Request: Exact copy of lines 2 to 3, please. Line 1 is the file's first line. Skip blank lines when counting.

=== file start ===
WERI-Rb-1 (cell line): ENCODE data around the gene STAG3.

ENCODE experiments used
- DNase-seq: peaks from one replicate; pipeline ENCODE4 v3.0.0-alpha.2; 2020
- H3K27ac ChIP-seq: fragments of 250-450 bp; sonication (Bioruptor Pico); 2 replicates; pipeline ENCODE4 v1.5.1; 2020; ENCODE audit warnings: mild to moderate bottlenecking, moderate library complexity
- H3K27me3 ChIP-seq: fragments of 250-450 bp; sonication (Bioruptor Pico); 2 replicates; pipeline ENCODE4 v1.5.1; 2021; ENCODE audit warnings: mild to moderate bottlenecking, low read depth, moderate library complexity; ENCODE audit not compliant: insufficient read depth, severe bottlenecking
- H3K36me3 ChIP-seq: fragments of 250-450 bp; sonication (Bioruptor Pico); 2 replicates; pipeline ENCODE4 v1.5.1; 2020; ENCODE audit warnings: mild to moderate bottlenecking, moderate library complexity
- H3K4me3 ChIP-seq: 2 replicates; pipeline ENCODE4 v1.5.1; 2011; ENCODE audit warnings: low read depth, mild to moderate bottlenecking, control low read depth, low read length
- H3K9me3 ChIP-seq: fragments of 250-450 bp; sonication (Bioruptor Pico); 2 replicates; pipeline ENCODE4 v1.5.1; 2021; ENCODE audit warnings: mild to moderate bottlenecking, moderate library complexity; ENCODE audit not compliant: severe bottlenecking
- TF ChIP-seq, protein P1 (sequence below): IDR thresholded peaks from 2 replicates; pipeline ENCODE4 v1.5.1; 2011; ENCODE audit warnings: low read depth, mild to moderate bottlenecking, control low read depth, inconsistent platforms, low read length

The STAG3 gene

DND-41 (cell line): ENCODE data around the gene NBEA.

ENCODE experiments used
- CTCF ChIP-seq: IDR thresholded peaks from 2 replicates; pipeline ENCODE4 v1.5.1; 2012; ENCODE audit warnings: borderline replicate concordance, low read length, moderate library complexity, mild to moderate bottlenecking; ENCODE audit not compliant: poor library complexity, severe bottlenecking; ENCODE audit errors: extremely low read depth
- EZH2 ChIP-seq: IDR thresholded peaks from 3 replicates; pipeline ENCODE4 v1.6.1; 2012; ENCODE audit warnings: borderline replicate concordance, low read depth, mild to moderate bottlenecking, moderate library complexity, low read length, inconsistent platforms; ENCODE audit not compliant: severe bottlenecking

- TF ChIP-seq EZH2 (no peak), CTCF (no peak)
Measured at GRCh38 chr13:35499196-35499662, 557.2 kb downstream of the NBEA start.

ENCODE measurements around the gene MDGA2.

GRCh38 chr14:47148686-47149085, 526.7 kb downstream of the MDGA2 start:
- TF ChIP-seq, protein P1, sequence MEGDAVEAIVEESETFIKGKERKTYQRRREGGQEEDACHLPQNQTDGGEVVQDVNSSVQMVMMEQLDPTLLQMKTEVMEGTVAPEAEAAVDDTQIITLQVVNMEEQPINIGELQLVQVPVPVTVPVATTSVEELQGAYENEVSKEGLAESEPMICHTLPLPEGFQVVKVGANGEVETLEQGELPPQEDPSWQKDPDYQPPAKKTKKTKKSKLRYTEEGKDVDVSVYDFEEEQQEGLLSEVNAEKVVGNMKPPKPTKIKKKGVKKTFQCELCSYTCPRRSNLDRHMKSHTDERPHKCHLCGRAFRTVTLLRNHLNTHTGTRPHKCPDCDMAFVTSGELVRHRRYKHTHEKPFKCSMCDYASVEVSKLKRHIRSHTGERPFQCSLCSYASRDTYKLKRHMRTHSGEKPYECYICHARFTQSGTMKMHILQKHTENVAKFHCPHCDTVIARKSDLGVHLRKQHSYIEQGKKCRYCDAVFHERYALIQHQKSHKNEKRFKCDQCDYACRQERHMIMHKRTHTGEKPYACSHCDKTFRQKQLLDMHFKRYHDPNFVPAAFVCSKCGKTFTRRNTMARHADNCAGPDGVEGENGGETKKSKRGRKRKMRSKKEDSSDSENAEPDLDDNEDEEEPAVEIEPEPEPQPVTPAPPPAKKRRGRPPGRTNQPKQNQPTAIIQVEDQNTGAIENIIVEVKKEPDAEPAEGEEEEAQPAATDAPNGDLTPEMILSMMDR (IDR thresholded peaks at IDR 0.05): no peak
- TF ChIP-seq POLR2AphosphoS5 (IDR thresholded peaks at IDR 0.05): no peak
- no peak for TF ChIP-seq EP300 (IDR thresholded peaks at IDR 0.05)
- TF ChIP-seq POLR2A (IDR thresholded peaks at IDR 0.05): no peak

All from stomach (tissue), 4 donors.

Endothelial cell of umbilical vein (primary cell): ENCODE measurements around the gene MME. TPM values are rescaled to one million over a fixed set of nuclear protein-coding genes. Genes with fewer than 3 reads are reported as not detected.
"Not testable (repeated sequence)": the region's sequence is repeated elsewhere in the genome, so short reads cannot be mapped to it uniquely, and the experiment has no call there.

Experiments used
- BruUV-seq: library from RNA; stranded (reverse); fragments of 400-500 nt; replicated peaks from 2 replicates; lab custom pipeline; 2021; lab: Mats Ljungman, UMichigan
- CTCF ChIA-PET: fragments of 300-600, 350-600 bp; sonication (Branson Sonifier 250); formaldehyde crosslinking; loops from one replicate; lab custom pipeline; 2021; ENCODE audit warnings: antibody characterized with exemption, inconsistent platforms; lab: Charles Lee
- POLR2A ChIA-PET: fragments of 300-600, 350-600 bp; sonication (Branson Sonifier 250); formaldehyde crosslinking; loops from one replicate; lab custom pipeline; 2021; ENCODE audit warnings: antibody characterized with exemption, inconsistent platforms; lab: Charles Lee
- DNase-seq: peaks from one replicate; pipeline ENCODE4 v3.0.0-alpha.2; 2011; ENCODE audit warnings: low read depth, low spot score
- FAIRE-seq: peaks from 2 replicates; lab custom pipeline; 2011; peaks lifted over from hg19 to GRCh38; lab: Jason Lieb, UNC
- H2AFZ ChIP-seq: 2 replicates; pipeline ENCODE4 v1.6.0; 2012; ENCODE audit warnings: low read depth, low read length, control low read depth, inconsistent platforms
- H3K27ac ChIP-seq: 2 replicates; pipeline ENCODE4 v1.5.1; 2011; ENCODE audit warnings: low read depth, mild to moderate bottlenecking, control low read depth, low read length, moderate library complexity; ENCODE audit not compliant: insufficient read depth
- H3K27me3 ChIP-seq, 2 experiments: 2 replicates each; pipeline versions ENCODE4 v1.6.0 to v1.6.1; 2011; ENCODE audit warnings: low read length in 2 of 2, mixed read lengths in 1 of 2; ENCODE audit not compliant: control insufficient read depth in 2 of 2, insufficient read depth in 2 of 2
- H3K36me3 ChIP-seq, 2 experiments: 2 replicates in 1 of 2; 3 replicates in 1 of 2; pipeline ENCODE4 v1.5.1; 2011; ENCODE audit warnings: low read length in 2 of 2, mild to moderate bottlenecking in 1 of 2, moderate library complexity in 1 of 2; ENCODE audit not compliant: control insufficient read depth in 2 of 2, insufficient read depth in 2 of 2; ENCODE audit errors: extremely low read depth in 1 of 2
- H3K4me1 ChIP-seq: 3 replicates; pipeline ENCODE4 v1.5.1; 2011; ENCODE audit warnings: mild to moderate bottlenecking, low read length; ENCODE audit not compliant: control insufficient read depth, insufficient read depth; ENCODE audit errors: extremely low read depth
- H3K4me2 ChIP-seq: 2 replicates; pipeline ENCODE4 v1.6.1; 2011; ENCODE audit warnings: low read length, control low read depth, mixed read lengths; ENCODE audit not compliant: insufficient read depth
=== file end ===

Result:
ENCODE experiments used
- DNase-seq: peaks from one replicate; pipeline ENCODE4 v3.0.0-alpha.2; 2020